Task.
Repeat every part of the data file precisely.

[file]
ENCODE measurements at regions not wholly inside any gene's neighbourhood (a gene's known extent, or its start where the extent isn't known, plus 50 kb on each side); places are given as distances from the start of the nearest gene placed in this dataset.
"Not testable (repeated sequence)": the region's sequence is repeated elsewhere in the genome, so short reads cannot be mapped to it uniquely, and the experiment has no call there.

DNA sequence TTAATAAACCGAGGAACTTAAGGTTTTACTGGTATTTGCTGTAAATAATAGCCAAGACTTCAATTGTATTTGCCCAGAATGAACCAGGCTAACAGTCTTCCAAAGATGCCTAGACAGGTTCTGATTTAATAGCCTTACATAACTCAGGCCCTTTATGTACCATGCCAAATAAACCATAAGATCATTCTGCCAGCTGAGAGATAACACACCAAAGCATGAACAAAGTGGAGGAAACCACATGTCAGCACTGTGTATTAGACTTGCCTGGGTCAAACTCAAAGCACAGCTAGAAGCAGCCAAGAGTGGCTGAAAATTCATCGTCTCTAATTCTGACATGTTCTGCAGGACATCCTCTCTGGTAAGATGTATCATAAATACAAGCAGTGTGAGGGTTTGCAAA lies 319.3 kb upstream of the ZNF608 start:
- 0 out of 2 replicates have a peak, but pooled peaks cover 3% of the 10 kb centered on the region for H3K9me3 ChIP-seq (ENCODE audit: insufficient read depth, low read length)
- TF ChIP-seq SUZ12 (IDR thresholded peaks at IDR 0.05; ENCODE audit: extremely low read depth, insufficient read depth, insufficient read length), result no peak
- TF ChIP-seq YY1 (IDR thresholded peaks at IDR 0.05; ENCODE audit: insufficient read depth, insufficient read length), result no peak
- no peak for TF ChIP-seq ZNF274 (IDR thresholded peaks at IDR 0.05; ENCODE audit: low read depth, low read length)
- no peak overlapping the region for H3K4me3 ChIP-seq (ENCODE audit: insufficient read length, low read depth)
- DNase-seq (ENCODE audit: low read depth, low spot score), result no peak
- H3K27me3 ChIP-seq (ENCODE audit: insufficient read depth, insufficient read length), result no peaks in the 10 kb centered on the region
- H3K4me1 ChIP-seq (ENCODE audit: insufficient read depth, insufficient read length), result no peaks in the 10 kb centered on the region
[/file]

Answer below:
ENCODE measurements at regions not wholly inside any gene's neighbourhood (a gene's known extent, or its start where the extent isn't known, plus 50 kb on each side); places are given as distances from the start of the nearest gene placed in this dataset.
"Not testable (repeated sequence)": the region's sequence is repeated elsewhere in the genome, so short reads cannot be mapped to it uniquely, and the experiment has no call there.

DNA sequence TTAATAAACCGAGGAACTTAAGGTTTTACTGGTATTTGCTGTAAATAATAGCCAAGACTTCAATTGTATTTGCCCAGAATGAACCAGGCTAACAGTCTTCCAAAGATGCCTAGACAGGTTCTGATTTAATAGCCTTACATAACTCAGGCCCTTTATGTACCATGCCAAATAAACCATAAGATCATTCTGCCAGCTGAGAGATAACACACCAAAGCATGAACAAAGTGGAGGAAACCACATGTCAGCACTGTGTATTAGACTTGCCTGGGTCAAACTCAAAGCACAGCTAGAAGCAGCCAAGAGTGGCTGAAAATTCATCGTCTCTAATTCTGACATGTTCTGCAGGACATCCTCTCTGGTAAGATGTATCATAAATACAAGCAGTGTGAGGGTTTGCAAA lies 319.3 kb upstream of the ZNF608 start:
- 0 out of 2 replicates have a peak, but pooled peaks cover 3% of the 10 kb centered on the region for H3K9me3 ChIP-seq (ENCODE audit: insufficient read depth, low read length)
- TF ChIP-seq SUZ12 (IDR thresholded peaks at IDR 0.05; ENCODE audit: extremely low read depth, insufficient read depth, insufficient read length), result no peak
- TF ChIP-seq YY1 (IDR thresholded peaks at IDR 0.05; ENCODE audit: insufficient read depth, insufficient read length), result no peak
- no peak for TF ChIP-seq ZNF274 (IDR thresholded peaks at IDR 0.05; ENCODE audit: low read depth, low read length)
- no peak overlapping the region for H3K4me3 ChIP-seq (ENCODE audit: insufficient read length, low read depth)
- DNase-seq (ENCODE audit: low read depth, low spot score), result no peak
- H3K27me3 ChIP-seq (ENCODE audit: insufficient read depth, insufficient read length), result no peaks in the 10 kb centered on the region
- H3K4me1 ChIP-seq (ENCODE audit: insufficient read depth, insufficient read length), result no peaks in the 10 kb centered on the region